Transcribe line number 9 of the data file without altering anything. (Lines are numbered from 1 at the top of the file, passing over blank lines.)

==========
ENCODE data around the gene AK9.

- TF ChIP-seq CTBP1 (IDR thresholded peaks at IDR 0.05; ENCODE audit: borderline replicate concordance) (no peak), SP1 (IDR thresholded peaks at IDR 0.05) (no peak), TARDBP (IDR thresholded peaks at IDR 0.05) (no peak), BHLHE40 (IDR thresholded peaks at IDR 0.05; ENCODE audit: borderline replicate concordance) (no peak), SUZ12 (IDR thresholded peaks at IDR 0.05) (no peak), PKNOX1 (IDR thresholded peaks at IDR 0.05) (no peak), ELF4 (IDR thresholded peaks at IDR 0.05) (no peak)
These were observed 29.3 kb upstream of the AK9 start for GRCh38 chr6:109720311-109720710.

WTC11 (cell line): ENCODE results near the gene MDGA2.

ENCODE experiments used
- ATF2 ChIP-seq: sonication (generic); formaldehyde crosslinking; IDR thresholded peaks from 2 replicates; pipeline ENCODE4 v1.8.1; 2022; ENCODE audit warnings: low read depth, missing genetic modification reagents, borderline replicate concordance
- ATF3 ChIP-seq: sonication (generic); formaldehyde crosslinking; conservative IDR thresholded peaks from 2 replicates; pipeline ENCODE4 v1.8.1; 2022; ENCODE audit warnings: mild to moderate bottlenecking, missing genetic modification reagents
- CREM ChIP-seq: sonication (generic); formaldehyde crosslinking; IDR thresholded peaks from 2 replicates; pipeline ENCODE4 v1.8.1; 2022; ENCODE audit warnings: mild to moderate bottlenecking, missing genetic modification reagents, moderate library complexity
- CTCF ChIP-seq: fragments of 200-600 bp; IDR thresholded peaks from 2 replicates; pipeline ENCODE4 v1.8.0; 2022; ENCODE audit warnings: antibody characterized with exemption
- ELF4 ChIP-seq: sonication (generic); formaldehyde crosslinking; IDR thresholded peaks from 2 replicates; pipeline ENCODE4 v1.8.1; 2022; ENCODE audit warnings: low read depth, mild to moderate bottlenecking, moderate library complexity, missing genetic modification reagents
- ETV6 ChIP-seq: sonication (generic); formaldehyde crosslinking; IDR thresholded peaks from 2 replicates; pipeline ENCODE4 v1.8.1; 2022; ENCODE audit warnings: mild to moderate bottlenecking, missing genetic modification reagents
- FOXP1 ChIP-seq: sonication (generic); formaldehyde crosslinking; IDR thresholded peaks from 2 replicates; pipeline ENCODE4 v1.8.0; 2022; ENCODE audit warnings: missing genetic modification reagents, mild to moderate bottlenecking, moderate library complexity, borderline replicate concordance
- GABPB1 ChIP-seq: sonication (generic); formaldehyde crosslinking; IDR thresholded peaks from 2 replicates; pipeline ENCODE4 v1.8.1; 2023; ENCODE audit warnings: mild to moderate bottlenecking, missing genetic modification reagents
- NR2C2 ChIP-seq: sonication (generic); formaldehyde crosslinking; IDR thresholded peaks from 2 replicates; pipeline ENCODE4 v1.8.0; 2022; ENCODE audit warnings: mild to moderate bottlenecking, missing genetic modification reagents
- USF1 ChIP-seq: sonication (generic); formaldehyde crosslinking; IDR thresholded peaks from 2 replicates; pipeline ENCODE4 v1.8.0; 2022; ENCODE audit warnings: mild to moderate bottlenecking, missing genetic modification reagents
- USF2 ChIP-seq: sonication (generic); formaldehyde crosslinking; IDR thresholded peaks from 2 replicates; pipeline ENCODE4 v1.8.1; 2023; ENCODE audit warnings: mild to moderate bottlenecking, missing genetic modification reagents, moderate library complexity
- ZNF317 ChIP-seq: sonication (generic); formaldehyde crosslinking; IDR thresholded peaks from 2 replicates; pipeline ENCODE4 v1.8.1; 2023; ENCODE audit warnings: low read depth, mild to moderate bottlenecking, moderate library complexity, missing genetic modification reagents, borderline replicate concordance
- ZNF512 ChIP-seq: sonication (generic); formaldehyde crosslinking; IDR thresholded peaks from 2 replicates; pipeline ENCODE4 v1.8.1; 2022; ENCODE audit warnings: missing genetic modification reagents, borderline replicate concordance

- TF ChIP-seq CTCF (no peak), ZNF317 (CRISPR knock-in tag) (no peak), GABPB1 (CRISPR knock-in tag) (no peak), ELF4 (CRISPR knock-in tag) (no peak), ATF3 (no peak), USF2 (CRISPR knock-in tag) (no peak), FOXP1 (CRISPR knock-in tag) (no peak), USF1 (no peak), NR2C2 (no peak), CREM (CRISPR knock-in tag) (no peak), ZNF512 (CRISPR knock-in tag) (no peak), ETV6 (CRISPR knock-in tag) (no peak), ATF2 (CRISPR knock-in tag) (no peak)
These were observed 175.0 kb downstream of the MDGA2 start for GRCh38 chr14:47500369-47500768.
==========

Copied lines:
- CTCF ChIP-seq: fragments of 200-600 bp; IDR thresholded peaks from 2 replicates; pipeline ENCODE4 v1.8.0; 2022; ENCODE audit warnings: antibody characterized with exemption